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2005 Honda Accord Hybrid with P0A7F and P0AC4 codes

2005 Honda Accord Hybrid with P0A7F and P0AC4 codes

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  #1  
Old 06-14-2018, 05:39 PM
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Default 2005 Honda Accord Hybrid with P0A7F and P0AC4 codes

A newbie here trying to consolidate information from many other threads in an effort to determine how to proceed. I have a 2005 Honda Accord Hybrid with 172,000 miles. I hit a deer and luckily the car was not totaled. It had $3300 worth of damage ($500 deductible) to the front end, which was fixed through insurance. After it was fixed, I drove it 7 miles home and a few days later drove it 7 miles to a garage to get the 2 front tires replaced (and an alignment, another $360) so that it would pass inspection.

After the tires were replaced, which included a couple of engine starts, I took it across the street it to get an inspection sticker. It was at that point that I noticed the IMA light was on (I don't think it was on before that). The codes P0A7F and P0AC4 were produced during the inspection. Then, while driving home, the Check Engine (MIL) light came on! Everything continued to run fine but the dash sometimes indicated recharging when I was accelerating, which seemed strange. I didn’t notice if the Battery Level Indicator was going up or down.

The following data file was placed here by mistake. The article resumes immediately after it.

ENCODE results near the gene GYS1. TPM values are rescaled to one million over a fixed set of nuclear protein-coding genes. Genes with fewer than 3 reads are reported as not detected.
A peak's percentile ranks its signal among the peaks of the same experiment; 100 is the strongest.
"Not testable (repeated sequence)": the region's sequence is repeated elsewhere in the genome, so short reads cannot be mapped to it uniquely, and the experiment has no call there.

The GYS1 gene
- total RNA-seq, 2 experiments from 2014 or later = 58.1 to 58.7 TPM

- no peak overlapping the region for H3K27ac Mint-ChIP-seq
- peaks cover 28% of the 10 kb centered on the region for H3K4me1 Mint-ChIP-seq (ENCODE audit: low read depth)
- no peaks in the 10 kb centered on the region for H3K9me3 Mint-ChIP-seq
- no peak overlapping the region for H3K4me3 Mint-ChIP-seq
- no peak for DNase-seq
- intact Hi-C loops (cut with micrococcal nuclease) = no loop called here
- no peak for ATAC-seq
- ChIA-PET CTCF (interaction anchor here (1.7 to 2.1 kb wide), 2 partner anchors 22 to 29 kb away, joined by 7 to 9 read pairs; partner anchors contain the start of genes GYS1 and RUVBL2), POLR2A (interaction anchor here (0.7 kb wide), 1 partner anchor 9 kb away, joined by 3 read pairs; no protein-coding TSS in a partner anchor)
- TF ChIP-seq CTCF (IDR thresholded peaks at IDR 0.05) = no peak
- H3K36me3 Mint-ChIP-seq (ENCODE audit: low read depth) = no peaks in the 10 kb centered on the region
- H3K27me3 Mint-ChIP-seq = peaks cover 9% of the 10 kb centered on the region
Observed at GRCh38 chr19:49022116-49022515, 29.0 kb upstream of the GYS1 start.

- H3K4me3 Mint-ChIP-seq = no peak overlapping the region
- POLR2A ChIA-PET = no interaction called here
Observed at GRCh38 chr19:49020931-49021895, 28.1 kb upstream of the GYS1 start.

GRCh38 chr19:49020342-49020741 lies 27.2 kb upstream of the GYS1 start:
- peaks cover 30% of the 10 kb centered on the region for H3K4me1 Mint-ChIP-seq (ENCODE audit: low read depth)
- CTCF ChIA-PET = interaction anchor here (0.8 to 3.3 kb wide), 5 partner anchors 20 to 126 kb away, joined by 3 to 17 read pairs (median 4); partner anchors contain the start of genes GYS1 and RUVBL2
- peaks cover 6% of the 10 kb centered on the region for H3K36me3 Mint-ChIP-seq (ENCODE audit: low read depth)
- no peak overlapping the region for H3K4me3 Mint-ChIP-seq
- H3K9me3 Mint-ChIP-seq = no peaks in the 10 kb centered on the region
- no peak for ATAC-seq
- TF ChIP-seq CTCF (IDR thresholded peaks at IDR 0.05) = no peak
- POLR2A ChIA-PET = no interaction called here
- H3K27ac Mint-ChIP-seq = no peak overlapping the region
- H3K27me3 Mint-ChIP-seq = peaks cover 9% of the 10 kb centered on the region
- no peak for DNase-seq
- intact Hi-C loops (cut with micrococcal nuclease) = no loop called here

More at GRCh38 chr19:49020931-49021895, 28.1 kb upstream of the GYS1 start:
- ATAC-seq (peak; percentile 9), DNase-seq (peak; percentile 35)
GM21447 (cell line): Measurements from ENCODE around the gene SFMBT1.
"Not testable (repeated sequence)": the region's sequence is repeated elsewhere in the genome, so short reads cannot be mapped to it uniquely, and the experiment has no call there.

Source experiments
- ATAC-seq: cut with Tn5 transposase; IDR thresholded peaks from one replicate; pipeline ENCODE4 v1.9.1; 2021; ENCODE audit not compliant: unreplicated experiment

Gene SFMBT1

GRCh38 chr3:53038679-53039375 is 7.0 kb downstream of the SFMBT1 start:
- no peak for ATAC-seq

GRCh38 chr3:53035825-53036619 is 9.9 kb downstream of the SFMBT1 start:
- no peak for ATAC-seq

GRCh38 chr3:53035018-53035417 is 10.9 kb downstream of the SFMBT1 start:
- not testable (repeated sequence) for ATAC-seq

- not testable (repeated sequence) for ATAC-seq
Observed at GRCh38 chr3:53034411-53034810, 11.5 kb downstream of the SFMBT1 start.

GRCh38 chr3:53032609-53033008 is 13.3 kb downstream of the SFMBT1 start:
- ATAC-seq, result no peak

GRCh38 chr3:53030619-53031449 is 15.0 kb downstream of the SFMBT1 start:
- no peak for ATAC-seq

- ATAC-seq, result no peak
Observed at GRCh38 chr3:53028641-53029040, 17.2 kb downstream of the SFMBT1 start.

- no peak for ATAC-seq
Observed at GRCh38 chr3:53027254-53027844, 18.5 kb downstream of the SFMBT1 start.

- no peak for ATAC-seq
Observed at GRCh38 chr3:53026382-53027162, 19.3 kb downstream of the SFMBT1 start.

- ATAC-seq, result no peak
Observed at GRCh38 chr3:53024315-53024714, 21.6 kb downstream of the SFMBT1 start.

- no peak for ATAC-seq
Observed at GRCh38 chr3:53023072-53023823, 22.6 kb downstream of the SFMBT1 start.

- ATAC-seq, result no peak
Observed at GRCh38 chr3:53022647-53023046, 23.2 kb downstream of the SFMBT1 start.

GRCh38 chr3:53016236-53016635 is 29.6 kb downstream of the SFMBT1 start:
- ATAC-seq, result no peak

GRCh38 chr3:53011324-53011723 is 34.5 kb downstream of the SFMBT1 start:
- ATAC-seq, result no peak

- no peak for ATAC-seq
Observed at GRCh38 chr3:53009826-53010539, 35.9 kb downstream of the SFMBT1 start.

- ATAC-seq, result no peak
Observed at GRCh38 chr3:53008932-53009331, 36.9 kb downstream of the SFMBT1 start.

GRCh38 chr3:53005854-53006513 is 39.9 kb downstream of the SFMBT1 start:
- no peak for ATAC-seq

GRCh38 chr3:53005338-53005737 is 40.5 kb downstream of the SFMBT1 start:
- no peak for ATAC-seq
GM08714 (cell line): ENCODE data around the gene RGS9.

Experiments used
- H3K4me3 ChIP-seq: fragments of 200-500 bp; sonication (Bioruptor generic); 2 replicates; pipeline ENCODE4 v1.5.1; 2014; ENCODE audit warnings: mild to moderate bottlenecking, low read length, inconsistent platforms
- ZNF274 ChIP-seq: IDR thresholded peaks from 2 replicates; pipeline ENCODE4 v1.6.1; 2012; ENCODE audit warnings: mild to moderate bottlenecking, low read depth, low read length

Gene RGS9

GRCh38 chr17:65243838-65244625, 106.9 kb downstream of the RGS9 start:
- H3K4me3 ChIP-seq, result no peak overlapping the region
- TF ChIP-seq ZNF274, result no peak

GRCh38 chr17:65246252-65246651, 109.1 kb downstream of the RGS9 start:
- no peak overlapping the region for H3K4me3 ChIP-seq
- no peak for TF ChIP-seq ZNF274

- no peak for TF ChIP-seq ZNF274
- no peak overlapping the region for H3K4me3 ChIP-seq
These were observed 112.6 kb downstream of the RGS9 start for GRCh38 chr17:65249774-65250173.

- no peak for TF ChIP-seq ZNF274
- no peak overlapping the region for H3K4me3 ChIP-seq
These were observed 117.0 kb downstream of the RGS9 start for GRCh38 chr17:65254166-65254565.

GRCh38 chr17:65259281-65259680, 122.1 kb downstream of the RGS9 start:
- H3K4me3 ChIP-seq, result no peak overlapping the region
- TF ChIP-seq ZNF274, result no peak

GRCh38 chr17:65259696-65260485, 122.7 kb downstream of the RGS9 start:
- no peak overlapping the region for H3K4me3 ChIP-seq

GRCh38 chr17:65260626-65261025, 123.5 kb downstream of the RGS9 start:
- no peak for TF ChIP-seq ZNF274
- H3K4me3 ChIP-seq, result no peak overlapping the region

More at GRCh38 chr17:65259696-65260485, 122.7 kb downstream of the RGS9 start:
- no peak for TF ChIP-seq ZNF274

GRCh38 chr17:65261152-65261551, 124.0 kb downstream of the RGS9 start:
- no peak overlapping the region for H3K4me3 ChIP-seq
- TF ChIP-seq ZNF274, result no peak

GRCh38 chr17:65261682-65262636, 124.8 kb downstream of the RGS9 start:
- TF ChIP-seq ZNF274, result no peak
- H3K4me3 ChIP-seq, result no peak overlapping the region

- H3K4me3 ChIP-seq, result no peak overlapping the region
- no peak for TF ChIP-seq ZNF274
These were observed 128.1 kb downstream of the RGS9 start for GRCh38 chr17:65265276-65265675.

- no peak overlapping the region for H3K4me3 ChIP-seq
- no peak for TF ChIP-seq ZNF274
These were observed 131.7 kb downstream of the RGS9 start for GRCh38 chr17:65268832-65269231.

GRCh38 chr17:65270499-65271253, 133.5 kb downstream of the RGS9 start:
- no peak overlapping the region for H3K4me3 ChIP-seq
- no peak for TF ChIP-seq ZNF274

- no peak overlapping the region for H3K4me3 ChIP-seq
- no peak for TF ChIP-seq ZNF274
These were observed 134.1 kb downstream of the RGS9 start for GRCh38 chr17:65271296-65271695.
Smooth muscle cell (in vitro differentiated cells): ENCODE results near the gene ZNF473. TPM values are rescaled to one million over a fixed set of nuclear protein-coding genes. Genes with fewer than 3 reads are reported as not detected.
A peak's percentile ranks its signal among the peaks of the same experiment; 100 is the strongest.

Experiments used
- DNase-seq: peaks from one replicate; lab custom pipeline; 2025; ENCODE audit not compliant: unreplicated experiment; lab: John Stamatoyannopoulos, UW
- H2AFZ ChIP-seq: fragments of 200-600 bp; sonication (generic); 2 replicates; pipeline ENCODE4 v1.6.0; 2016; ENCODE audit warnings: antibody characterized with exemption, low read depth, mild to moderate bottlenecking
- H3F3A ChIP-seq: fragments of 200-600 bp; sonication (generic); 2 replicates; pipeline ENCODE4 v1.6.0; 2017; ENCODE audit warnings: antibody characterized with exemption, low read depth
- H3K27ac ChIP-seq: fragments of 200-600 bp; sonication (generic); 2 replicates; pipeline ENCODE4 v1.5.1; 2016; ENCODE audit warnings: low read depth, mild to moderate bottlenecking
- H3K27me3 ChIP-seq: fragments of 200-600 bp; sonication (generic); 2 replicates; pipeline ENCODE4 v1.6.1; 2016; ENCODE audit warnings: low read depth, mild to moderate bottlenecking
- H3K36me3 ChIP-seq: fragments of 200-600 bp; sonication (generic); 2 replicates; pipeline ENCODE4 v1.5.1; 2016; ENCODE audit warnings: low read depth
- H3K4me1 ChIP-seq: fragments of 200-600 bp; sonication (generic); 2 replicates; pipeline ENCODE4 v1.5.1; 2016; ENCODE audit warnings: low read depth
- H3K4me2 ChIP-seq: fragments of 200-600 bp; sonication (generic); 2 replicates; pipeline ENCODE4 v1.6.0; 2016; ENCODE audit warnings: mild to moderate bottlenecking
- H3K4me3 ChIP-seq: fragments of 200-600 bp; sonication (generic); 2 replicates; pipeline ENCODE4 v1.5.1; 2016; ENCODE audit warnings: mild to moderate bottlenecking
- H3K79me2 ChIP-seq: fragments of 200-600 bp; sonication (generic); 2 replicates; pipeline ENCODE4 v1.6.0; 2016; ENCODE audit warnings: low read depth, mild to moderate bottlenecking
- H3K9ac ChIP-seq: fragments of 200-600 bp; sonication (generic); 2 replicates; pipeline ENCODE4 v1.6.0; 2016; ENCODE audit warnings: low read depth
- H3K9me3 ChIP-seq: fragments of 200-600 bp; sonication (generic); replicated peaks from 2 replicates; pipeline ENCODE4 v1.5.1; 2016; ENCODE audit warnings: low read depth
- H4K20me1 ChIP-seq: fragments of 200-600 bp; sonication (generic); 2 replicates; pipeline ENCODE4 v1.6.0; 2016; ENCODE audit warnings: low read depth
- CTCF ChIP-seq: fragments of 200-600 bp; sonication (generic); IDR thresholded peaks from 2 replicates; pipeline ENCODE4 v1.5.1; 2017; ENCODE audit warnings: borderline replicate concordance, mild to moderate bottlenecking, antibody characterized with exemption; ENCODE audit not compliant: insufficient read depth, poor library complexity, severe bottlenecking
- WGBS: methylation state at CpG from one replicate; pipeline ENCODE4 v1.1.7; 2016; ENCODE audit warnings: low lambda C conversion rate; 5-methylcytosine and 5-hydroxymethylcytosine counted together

Before I conclude that I need a new battery pack, I’d like to make sure that there aren’t other solutions to the codes/problem. First of all, the car sat at the body shop for 3 or 4 weeks before they could get to it. Reading this forum, I now know that’s not good. Could sitting unused for that amount of time have caused these particular codes to appear?

Also, when I purchased the car used with about 95K miles on it (with the original HV battery, I assume), I think I remember reading that mechanics have to be careful when handling this car because of the hybrid connections/technology. Is that really true, and, if so, is it possible that something they did while fixing the body damage in the front end could have caused these codes?

Next, my 12V battery is about 5 years old. I’ve read here that some people have solved the problems with these codes by replacing the 12V battery. I’m suspicious that that may not have really solved the problem, though, since replacing the battery means it was unhooked and that could have cleared the codes. Maybe the codes were just cleared temporarily and the owners never came back to this forum to update their experience (although everyone here seems to be very conscientious).

I have a scan gauge, (which shows the codes P0A7F and P0000, btw) so I’m able to clear the codes. It doesn’t have the latest firmware – it’s on Version 3.17mb. I’ll pay for the upgrade soon.

Please let me know if there is something in the list below that I should definitely NOT do. For example, could any additional harm at all occur (to the HV battery or anything else) if I drive the car with the Check Engine light on during any of these steps? According to S Keith, driving on an imbalanced battery can immediately ruin it. I’ve already driven it 20 miles or so since the body shop. Letting is sit unused is bad and driving on an imbalanced battery is bad – you can hopefully understand my confusion.

What I’m wondering is, should I clear the codes and drive the car or try something else first? I’m hoping someone can provide the order in which I should try various remedies. I’ve read some of the threads that may apply and the following is my first cut at a comprehensive list.

Step 1: Clear the codes. Drive as usual to see if the DTC codes come back.

…or Step 1a: Clear the codes. Drive the prescribed method on pages 268 & 269 of the Owner’s Manual to reset the ‘readiness codes’ and see if the DTC codes come back.

Step 2: Disconnect the 12V battery (for how long?) and then reconnect it. Drive as usual to see if the codes come back.